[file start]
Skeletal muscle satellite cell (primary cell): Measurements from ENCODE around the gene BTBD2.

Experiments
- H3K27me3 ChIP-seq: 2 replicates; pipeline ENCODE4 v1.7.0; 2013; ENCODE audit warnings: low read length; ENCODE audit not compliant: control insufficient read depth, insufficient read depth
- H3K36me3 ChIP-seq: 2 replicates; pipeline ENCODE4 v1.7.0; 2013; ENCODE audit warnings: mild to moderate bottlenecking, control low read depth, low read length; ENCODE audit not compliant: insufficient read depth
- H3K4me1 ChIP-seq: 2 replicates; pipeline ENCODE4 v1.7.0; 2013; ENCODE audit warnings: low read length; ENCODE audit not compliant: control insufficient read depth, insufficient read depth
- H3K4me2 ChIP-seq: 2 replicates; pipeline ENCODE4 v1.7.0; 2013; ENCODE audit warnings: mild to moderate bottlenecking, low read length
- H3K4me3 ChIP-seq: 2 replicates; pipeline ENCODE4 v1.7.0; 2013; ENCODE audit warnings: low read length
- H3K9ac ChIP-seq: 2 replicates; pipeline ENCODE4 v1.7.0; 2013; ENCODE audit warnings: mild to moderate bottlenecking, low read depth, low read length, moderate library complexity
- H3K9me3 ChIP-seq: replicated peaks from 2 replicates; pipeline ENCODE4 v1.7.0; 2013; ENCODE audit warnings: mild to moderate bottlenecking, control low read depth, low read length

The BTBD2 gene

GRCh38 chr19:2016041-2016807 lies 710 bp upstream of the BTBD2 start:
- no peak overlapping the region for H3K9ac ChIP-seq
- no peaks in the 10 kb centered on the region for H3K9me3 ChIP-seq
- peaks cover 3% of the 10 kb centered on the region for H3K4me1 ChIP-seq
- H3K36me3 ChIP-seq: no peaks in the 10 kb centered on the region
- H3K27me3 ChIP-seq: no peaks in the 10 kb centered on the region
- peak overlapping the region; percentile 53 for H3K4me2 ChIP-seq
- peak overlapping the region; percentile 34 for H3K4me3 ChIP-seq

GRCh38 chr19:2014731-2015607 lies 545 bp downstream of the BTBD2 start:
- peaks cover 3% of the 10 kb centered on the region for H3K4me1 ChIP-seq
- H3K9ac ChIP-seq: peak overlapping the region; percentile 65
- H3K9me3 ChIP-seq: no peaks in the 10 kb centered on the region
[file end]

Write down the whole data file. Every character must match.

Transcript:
Skeletal muscle satellite cell (primary cell): Measurements from ENCODE around the gene BTBD2.

Experiments
- H3K27me3 ChIP-seq: 2 replicates; pipeline ENCODE4 v1.7.0; 2013; ENCODE audit warnings: low read length; ENCODE audit not compliant: control insufficient read depth, insufficient read depth
- H3K36me3 ChIP-seq: 2 replicates; pipeline ENCODE4 v1.7.0; 2013; ENCODE audit warnings: mild to moderate bottlenecking, control low read depth, low read length; ENCODE audit not compliant: insufficient read depth
- H3K4me1 ChIP-seq: 2 replicates; pipeline ENCODE4 v1.7.0; 2013; ENCODE audit warnings: low read length; ENCODE audit not compliant: control insufficient read depth, insufficient read depth
- H3K4me2 ChIP-seq: 2 replicates; pipeline ENCODE4 v1.7.0; 2013; ENCODE audit warnings: mild to moderate bottlenecking, low read length
- H3K4me3 ChIP-seq: 2 replicates; pipeline ENCODE4 v1.7.0; 2013; ENCODE audit warnings: low read length
- H3K9ac ChIP-seq: 2 replicates; pipeline ENCODE4 v1.7.0; 2013; ENCODE audit warnings: mild to moderate bottlenecking, low read depth, low read length, moderate library complexity
- H3K9me3 ChIP-seq: replicated peaks from 2 replicates; pipeline ENCODE4 v1.7.0; 2013; ENCODE audit warnings: mild to moderate bottlenecking, control low read depth, low read length

The BTBD2 gene

GRCh38 chr19:2016041-2016807 lies 710 bp upstream of the BTBD2 start:
- no peak overlapping the region for H3K9ac ChIP-seq
- no peaks in the 10 kb centered on the region for H3K9me3 ChIP-seq
- peaks cover 3% of the 10 kb centered on the region for H3K4me1 ChIP-seq
- H3K36me3 ChIP-seq: no peaks in the 10 kb centered on the region
- H3K27me3 ChIP-seq: no peaks in the 10 kb centered on the region
- peak overlapping the region; percentile 53 for H3K4me2 ChIP-seq
- peak overlapping the region; percentile 34 for H3K4me3 ChIP-seq

GRCh38 chr19:2014731-2015607 lies 545 bp downstream of the BTBD2 start:
- peaks cover 3% of the 10 kb centered on the region for H3K4me1 ChIP-seq
- H3K9ac ChIP-seq: peak overlapping the region; percentile 65
- H3K9me3 ChIP-seq: no peaks in the 10 kb centered on the region